It didn't take long for the much-anticipated report of the Iraq Study Group to land with a thud. Everyone was hoping that the blue ribbon panel led by James A. Baker III and former 9/1 1 Commission Co-Chair Lee Hamilton could come up with an idea that could lead the United States out of "the Iraq quagmire." In a false desire to achieve unanimity, the report fell between two stools, being insufficiently political and insufficiently military.
The commission realized early on that there was nothing new or original of a military or political action that it could recommend that had not already been thought of, or tried. It therefore fell back on the tired recipe of negotiating with outside actors who also have a stake in the matter, the most famous recommendation of which was to engage in talks with Syria and Iran.
No one on the commission seemed to realize that the commission itself could play a role in solving the domestic and international political problem that Iraq poses. The political problem the United States faces is how to conclude its military presence in Iraq without a withdrawal being seen as a humiliating failure and as an example of weakness of will.
The insurgent violence that was directed against American forces in the 2004-2005 era had the strategic purpose of showing that the American policy of bringing democracy to Iraq was a political failure, and of wearing down domestic American will through a steady stream of casualties. Every act of violence was seen as a failure of American policy. Iran, Syria, elements in Saudi Arabia, as well as al-Qaida had, and have, a strategic interest in fomenting violence in Iraq in order to humiliate the United States.
However, engaging in tactical operations against capable U.S. forces was costly, and in 2006 the emphasis switched to killing civilians and stoking internecine conflict.
In this the forces of chaos were successful for several reasons. First, it's easier to kill unarmed, unarmoured, unwary civilians than trained American soldiers. Second, internal political factions are engaged because they stand to gain or lose political prospects directly by killing, or being killed by, their Iraqi rivals. Third, the Iraqi people have 35 years of political tension and hostility against each other to release, and it is easy to start a cycle of revenge killings. Fourth, a culture in Iraq that accepts honor and revenge killing as morally permissible.
All the puppet-masters need to do is to keep Iraqis killing Iraqis, and American policy is perceived to be a failure. If America withdraws before a stable security situation arises in Iraq, America will be perceived as being humiliated -- its will broken.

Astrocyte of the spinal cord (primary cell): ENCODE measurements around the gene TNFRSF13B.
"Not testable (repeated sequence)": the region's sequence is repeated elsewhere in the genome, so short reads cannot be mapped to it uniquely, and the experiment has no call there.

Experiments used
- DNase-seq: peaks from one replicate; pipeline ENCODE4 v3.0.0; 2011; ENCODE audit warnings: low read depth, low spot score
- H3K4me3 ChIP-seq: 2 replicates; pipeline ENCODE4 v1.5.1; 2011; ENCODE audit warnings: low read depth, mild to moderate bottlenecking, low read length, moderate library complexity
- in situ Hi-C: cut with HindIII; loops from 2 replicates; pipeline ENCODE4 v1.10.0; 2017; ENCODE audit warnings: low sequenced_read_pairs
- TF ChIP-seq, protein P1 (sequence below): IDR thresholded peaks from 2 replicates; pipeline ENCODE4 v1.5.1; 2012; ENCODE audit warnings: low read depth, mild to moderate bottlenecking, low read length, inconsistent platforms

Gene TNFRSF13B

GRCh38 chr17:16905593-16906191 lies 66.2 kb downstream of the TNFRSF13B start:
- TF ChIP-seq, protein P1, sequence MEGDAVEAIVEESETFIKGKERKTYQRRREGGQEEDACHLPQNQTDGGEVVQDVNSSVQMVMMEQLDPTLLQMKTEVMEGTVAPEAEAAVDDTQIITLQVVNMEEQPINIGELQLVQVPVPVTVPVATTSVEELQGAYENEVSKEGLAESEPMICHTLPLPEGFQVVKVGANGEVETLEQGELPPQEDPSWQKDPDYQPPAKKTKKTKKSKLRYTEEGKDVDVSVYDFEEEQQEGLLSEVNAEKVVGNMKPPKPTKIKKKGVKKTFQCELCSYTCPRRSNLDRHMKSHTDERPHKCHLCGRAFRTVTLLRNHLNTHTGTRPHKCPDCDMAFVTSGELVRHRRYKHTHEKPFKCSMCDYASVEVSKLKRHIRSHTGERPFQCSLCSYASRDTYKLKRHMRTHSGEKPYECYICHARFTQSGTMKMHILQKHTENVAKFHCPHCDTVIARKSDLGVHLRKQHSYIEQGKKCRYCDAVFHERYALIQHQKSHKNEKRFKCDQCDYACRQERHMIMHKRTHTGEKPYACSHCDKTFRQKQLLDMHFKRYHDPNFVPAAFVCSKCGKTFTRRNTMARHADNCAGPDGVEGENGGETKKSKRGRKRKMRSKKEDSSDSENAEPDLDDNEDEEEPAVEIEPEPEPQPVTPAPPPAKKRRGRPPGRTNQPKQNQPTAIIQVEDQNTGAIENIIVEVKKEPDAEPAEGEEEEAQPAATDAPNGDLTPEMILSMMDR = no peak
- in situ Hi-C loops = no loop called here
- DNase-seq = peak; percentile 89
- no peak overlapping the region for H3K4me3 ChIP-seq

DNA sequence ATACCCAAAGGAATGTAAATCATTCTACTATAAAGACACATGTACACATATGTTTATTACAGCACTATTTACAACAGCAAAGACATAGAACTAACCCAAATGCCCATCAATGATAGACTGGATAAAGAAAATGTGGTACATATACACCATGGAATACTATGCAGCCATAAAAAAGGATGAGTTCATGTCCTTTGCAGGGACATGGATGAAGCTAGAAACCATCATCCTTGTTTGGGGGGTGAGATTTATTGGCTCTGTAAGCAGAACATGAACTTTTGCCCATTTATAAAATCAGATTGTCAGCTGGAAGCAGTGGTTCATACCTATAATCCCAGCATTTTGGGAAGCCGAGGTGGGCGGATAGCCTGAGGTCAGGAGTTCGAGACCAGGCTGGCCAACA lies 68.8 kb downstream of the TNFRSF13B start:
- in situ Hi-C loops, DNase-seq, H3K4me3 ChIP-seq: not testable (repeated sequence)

The commissioners were aware of all this when they completed their report. What the commission could have done was provide a third reason for the withdrawal of American forces between incontestable victory for Bush's policy of democratization and humiliating failure. That third way was to express contempt for the political leadership of Iraq and to describe the Iraqi people in their present mood as unworthy of further American sacrifice.
In political as in military matters, leadership is everything. Where is Iraq's Nelson Mandela? Where are the acts of vigor and courage by Iraq's elected prime minister and other cabinet ministers? We have weasels; where are Iraq's lions? Why is Moqtada al-Sadr still alive? These and other pertinent questions could be put by the commission to demonstrate that Iraq's political leaders are not up the challenge of bringing peace to their own country.
The Iraqi people themselves are also allowing their passions to overwhelm political maturity. Iraqi Kurdistan enjoys peace and prosperity without the presence of coalition forces, and by remaining inside the Iraqi federation the Kurds demonstrate political maturity of a high order.
It is in the Arab provinces that violence is given reign, and this foolishness could not be sustained without the financial and security footprint of coalition forces. The commission could argue persuasively that politically immature inter-Arab fighting should not be the cause of American humiliation.
The Baker-Hamilton report suffers from a lack of vision and imagination. The lack of imagination was obvious to the commissioners themselves when they wrote the report, and to produce something at all they fell back on old bromides and old habits. Had the commission allowed itself a minority opinion, a new and unexpected policy option could have been created while still maintaining good diplomatic form. The suggestion of a U.S. withdrawal in disgust as a minority opinion would put the idea into the public forum without the commission appearing to deviate from diplomatic correctness.
The sudden prospect of an American withdrawal under those conditions might have a sobering effect on those in power and on the Arab population of Iraq. A withdrawal out of disgust would not be the kind of humiliation and failure of will that al-Sadr, al-Qaida and Iran have in mind. Turning the tables, it would be a shocking kind of cultural judgment that would be hard for wounded Arab pride to refute. And the possibility of soon lacking a protector might galvanize the Iraqi leadership into ruthlessness, and to take measures necessary to put down the troublemakers and to demand from their followers the kind of loyalty that the religious leaders seem to get easily.
An American withdrawal from Iraq is inevitable. The question was always the political perception of that withdrawal. Hitherto, the two possible answers were with mission accomplished or as a humiliating failure of will. The commission could have, but failed, to produce a third reason for withdrawal which was not humiliating but instructive: disgust.